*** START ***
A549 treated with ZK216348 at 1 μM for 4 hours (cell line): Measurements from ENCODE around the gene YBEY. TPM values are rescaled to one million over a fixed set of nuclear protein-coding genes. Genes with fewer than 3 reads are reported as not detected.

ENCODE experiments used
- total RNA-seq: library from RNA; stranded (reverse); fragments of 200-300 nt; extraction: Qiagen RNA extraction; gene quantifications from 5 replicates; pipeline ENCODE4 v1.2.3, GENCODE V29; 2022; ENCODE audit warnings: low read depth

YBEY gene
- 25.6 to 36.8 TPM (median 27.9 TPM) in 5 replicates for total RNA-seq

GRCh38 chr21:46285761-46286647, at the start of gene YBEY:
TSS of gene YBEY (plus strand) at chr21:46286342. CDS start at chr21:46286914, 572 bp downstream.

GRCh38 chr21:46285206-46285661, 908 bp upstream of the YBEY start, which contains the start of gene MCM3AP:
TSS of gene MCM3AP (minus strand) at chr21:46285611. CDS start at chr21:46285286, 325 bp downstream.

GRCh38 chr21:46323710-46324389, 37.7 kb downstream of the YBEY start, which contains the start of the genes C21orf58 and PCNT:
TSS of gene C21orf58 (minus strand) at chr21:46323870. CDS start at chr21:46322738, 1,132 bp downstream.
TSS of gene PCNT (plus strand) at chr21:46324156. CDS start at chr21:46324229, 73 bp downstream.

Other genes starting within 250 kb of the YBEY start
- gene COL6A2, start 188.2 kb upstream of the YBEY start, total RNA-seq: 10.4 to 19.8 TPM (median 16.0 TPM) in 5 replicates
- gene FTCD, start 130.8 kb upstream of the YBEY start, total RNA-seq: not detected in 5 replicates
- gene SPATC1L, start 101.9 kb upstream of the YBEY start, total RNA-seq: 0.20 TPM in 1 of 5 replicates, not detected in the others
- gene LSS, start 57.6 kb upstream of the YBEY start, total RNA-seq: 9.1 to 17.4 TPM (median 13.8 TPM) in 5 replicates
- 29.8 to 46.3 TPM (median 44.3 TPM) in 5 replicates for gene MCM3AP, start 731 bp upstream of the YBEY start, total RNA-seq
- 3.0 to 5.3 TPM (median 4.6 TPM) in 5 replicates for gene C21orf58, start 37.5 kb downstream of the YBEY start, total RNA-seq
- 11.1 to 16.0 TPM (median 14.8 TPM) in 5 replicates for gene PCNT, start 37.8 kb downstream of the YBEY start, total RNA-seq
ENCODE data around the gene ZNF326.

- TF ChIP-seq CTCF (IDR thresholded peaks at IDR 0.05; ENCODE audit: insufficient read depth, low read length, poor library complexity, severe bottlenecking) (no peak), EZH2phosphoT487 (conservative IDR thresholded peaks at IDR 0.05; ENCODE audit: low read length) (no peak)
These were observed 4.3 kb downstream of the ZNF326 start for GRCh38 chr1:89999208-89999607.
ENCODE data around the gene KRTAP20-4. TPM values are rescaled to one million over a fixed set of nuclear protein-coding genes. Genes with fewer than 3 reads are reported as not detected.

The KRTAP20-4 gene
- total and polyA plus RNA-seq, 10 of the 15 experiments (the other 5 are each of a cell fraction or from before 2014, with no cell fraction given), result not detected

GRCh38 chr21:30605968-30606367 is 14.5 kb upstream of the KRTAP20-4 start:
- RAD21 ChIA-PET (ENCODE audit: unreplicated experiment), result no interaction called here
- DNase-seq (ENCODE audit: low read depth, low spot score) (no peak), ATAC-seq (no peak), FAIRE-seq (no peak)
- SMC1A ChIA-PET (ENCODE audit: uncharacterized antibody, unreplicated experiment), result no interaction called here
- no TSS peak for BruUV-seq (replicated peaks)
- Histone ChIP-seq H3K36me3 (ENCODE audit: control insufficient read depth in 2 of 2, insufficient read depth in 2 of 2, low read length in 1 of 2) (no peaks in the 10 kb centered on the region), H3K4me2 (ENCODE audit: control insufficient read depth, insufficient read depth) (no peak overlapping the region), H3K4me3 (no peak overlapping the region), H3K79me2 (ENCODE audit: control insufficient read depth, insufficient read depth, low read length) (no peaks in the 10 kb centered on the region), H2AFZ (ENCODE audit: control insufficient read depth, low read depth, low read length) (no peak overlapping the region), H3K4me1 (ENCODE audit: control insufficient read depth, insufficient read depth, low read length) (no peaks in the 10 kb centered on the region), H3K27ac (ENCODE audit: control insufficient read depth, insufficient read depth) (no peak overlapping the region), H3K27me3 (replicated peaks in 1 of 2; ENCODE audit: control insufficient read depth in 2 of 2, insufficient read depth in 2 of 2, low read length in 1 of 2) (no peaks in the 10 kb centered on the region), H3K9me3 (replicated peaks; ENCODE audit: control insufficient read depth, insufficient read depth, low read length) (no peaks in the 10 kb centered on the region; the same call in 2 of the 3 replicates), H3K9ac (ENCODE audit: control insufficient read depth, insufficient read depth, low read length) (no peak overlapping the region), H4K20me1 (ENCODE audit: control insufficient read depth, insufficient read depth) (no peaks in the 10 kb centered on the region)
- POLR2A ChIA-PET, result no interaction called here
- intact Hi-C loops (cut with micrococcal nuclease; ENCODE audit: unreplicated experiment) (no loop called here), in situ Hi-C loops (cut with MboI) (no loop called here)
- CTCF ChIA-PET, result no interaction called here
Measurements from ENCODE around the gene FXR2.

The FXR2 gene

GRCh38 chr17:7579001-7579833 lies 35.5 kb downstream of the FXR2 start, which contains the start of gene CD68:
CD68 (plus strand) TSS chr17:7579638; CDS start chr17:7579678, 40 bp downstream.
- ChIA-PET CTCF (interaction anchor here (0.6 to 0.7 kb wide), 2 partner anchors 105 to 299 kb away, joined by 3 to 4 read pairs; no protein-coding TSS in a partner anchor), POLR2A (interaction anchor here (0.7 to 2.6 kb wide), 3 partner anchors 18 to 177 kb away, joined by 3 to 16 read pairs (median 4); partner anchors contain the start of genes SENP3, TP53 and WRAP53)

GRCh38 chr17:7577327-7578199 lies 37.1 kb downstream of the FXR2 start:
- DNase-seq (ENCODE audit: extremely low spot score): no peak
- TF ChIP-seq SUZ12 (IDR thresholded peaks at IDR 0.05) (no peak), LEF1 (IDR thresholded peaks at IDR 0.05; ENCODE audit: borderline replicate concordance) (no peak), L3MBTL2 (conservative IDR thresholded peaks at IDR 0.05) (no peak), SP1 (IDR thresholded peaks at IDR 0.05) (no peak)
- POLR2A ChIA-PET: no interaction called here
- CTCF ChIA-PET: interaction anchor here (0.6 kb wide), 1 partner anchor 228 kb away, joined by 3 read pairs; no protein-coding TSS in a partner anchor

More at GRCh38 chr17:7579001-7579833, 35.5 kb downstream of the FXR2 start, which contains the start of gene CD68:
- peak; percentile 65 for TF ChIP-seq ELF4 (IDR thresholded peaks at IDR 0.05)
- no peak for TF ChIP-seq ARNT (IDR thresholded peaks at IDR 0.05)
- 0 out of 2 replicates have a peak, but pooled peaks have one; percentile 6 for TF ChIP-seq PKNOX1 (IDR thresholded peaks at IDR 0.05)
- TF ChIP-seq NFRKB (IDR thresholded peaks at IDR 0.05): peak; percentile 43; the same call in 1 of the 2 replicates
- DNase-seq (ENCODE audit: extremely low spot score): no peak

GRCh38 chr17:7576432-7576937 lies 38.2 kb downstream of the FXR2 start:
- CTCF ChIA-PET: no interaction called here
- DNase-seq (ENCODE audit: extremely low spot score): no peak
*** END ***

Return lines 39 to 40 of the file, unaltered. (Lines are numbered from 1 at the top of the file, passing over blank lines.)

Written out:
CD68 (plus strand) TSS chr17:7579638; CDS start chr17:7579678, 40 bp downstream.
- ChIA-PET CTCF (interaction anchor here (0.6 to 0.7 kb wide), 2 partner anchors 105 to 299 kb away, joined by 3 to 4 read pairs; no protein-coding TSS in a partner anchor), POLR2A (interaction anchor here (0.7 to 2.6 kb wide), 3 partner anchors 18 to 177 kb away, joined by 3 to 16 read pairs (median 4); partner anchors contain the start of genes SENP3, TP53 and WRAP53)